August 31, 2011
August 30, 2011
I'm guessing that's not what Jesus had in mind as he explained his disciplinary procedure to his disciples. Gossip, I'm sure, was not what he hoped for in the ideal situation.
But, we're human, and we sin, and we all know that gossip happens. It is the reason why prayer lists are closely guarded secrets. It is the reason that HIPPA laws make going to the doctor a matter of national security. It is the (a? probably a) reason why confession has gone out of style in most denominations. It is part of what makes my job difficult - a long history of priests (and bishops) who couldn't keep other people's secrets under the stole.
And, in many ways, it is the reason why we all read these instructions from Jesus, roll our eyes, and come up with Title IV revisions. (Title IV is the portion of Episcopal Church Law that deals with misconduct).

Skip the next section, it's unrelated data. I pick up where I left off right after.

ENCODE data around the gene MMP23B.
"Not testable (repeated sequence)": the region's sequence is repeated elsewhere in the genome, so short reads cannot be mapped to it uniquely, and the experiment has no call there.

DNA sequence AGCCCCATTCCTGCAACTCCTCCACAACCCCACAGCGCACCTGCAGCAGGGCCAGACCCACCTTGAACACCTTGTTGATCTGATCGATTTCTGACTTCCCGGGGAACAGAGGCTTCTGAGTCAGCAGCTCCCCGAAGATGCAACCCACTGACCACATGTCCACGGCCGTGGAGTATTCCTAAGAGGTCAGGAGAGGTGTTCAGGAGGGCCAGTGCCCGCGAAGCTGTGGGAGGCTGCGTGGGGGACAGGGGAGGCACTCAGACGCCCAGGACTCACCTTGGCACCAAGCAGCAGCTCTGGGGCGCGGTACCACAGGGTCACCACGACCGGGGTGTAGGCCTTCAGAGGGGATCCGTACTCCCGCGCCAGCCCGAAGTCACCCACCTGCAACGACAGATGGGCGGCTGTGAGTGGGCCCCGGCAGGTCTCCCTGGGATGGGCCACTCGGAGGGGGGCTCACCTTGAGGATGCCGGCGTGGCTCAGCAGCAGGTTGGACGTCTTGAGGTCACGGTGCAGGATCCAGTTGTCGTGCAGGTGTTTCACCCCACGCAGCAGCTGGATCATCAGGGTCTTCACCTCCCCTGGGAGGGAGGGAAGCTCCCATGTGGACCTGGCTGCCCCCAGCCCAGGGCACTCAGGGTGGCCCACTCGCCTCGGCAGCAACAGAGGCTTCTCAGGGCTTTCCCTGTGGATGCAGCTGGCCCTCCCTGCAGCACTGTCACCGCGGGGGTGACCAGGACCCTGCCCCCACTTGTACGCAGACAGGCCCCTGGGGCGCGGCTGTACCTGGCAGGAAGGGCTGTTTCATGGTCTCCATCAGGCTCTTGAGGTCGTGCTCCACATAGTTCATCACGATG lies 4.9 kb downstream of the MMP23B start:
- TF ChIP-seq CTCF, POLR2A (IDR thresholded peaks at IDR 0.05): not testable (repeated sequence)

What if, in our conflict averse, gossip-page obsessed culture, we took these instructions from Jesus seriously? What if we, privately and with tact, told people when they hurt us? What if we trusted two or three elders to help mediate? What if the Church, the ekklesia (yes 18:17 is the other place Matthew uses this word, and he uses it twice) the community, was serious about its role in real reconciliation (and not just the white guilt sort of reconciliation that for too long has defined the *former* mainline)?
Imagine the example that would set for the whole world? Imagine how it might impact Washington? Imagine how what it might mean as we approach the 10th anniversary of 9/11. What if Jesus knew what he was talking about?